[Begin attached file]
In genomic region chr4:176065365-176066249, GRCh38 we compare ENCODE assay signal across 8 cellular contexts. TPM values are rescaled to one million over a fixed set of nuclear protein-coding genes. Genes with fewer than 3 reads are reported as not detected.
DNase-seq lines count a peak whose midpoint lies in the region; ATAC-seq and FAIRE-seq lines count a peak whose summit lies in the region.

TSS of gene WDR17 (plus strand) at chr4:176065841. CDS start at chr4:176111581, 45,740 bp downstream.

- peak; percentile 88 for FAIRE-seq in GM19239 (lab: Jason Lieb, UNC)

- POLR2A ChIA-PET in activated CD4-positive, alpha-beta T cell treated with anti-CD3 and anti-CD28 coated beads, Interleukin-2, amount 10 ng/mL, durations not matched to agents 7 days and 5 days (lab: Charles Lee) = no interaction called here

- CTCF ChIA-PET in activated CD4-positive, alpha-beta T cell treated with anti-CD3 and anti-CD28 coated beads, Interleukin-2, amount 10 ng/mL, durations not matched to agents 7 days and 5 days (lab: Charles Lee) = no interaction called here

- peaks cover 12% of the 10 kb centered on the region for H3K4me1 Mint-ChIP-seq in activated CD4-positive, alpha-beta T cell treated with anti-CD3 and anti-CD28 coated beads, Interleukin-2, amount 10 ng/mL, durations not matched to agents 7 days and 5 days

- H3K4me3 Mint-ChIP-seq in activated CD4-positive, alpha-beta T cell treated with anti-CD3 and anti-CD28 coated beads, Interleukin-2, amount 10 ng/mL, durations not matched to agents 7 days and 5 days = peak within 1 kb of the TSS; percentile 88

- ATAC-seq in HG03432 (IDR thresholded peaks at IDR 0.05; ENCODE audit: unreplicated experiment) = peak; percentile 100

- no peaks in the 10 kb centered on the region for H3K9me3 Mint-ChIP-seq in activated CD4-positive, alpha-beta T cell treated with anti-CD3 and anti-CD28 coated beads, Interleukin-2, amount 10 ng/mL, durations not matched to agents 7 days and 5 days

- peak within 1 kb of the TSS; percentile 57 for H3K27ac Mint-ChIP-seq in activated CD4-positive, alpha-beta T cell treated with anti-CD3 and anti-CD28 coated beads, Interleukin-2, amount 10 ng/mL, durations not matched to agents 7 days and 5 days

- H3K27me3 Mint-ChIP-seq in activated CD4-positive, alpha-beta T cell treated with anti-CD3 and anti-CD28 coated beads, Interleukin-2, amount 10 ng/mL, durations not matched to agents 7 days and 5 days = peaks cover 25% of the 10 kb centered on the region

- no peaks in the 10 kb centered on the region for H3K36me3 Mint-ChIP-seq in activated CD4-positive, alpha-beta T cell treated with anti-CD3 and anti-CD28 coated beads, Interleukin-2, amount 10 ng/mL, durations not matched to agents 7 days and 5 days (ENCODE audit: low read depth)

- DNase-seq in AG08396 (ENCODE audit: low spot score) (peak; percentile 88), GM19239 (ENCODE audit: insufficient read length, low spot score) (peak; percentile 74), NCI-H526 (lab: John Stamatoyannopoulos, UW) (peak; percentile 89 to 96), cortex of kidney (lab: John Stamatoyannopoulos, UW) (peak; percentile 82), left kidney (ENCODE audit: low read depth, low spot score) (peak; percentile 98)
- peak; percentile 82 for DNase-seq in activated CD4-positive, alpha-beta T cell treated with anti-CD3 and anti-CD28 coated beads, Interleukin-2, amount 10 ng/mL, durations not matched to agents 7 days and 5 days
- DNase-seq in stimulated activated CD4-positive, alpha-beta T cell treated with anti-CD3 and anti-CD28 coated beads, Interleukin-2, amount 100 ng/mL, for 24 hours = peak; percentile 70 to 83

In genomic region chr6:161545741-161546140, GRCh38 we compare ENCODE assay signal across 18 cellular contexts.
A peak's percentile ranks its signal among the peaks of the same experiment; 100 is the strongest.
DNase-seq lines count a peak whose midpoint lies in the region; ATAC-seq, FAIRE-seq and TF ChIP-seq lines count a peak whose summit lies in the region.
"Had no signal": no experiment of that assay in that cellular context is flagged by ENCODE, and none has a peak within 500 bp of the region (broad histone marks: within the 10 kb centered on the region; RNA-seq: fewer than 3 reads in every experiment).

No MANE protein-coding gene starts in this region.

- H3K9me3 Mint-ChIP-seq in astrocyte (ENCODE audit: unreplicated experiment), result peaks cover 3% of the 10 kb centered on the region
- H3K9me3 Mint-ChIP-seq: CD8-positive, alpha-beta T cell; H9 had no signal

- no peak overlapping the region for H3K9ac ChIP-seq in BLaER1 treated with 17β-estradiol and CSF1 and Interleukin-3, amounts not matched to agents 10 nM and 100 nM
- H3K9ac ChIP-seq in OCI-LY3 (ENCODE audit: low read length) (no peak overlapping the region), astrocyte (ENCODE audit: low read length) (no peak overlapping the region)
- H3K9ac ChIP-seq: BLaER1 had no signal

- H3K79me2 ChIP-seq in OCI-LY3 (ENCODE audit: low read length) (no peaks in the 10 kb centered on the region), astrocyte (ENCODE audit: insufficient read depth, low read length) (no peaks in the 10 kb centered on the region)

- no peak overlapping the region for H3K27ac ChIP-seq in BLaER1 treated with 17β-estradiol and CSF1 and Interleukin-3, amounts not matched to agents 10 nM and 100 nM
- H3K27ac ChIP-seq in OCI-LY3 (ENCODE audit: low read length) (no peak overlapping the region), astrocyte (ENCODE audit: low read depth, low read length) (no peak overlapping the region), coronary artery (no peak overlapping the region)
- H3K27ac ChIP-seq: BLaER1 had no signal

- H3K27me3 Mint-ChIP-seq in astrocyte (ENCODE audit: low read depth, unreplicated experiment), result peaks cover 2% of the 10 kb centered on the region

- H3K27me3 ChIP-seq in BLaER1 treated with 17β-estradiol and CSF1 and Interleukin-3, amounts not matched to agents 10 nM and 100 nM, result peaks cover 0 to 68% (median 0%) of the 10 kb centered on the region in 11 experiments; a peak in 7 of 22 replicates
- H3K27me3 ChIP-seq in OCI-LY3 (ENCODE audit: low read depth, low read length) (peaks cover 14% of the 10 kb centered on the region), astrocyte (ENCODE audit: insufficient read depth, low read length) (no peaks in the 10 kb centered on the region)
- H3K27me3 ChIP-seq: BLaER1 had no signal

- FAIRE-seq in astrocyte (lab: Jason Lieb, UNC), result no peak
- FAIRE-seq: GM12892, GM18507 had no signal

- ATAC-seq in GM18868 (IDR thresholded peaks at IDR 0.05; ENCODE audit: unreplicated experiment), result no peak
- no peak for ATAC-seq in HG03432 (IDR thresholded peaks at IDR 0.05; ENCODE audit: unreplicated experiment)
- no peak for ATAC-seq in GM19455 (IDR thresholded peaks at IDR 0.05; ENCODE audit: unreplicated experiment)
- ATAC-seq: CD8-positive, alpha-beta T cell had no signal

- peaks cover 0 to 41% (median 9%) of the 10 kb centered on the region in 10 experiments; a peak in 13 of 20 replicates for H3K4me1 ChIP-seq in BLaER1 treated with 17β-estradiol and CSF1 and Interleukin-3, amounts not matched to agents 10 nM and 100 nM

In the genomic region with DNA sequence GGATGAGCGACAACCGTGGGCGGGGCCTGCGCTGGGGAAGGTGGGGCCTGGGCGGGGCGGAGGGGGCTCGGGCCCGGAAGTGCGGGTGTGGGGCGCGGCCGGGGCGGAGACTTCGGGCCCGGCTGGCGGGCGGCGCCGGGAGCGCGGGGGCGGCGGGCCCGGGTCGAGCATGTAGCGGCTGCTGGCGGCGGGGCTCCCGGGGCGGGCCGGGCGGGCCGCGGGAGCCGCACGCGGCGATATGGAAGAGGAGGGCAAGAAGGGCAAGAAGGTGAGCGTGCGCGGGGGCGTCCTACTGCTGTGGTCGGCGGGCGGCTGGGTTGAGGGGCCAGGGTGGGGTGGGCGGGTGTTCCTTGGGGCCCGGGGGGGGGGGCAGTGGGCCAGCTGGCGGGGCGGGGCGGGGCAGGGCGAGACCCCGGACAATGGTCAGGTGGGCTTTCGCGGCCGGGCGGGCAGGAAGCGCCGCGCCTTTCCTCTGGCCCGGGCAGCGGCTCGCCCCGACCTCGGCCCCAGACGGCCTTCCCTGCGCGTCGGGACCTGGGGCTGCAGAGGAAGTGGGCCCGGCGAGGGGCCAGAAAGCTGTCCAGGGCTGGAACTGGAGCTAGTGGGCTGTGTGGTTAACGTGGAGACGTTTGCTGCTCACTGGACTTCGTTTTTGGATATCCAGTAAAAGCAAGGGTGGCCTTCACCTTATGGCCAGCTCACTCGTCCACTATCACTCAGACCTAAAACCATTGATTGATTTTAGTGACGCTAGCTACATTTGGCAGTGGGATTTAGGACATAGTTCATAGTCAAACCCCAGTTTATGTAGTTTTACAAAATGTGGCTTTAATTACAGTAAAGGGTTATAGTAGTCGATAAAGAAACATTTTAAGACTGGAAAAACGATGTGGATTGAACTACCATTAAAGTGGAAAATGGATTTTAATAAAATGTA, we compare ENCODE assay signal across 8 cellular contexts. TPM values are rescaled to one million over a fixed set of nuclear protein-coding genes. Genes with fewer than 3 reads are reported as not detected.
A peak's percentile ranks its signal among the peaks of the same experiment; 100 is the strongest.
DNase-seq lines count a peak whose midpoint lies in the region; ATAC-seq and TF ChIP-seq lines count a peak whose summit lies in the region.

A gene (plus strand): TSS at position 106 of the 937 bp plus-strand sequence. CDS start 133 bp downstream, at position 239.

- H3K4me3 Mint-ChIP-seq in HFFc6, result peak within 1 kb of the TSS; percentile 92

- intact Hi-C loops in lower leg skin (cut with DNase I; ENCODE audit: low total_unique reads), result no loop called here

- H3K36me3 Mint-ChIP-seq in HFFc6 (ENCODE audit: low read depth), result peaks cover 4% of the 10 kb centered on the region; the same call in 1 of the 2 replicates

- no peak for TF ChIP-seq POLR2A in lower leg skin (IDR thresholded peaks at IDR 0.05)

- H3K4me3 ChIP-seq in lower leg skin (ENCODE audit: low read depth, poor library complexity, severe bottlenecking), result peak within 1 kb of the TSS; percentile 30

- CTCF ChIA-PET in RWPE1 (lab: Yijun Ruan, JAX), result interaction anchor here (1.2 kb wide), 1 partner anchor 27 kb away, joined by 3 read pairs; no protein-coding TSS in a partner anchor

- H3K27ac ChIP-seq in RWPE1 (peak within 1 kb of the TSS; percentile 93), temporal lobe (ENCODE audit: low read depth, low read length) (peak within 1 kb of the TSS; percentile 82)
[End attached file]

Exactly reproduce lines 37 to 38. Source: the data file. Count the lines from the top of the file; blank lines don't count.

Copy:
- ATAC-seq in GM18868 (IDR thresholded peaks at IDR 0.05; ENCODE audit: unreplicated experiment), result no peak
- no peak for ATAC-seq in HG03432 (IDR thresholded peaks at IDR 0.05; ENCODE audit: unreplicated experiment)